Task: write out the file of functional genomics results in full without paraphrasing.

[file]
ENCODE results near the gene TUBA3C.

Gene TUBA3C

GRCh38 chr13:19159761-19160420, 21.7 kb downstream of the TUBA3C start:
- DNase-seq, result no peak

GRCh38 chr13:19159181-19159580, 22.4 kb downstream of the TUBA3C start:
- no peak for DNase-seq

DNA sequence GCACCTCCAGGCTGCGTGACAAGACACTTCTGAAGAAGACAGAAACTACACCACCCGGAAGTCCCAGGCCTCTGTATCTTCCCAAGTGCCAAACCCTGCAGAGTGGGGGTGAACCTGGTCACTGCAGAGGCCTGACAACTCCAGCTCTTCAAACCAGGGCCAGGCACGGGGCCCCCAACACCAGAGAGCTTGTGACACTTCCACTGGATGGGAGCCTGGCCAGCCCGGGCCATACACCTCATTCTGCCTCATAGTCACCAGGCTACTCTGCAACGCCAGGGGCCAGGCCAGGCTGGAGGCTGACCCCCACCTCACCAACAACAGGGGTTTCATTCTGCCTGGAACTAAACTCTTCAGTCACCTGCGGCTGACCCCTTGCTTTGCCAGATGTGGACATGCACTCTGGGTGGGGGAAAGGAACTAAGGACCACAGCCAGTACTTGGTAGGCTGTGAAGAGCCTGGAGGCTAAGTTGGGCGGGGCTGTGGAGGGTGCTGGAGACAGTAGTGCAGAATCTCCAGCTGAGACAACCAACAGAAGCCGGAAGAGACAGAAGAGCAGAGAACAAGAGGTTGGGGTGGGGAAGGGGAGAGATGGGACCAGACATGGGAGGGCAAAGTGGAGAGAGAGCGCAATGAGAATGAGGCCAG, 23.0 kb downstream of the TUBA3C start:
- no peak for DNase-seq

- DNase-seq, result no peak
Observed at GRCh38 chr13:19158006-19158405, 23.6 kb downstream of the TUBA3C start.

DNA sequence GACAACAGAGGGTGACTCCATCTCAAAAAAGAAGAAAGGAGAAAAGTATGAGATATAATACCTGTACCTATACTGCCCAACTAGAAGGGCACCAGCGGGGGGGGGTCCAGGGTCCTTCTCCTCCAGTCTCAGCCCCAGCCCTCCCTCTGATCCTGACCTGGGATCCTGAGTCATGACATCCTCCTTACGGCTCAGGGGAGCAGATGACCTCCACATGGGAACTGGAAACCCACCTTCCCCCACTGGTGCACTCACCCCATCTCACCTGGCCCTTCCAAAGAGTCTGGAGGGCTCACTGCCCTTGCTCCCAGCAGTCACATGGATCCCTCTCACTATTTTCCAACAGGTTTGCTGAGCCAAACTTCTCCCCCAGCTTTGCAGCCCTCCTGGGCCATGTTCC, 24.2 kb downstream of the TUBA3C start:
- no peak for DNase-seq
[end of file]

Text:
ENCODE results near the gene TUBA3C.

Gene TUBA3C

GRCh38 chr13:19159761-19160420, 21.7 kb downstream of the TUBA3C start:
- DNase-seq, result no peak

GRCh38 chr13:19159181-19159580, 22.4 kb downstream of the TUBA3C start:
- no peak for DNase-seq

DNA sequence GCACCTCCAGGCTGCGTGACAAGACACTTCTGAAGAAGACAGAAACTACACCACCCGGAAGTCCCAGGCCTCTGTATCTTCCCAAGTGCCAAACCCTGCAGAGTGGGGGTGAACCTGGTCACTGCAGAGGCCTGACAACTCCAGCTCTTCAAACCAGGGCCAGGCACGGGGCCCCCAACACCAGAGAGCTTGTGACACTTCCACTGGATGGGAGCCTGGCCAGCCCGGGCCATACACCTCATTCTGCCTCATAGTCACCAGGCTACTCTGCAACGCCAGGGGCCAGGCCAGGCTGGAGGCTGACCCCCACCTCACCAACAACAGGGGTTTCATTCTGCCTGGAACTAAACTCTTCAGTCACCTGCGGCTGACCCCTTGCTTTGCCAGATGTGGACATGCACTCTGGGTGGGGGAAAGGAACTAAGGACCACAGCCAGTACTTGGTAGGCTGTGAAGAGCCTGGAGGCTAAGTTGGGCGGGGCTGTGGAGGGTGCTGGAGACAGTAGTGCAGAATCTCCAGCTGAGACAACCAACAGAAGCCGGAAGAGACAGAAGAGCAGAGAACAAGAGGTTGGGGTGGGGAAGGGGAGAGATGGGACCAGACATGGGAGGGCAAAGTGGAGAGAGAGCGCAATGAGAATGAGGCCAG, 23.0 kb downstream of the TUBA3C start:
- no peak for DNase-seq

- DNase-seq, result no peak
Observed at GRCh38 chr13:19158006-19158405, 23.6 kb downstream of the TUBA3C start.

DNA sequence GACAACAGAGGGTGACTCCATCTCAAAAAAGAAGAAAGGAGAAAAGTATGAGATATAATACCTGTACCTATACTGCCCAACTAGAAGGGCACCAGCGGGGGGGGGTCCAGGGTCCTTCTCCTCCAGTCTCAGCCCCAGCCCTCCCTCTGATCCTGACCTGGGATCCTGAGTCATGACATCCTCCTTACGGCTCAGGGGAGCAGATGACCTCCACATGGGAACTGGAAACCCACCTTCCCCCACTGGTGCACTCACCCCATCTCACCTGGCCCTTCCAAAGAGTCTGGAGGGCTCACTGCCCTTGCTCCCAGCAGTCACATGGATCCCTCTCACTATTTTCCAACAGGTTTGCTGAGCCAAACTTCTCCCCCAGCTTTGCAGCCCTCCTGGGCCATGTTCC, 24.2 kb downstream of the TUBA3C start:
- no peak for DNase-seq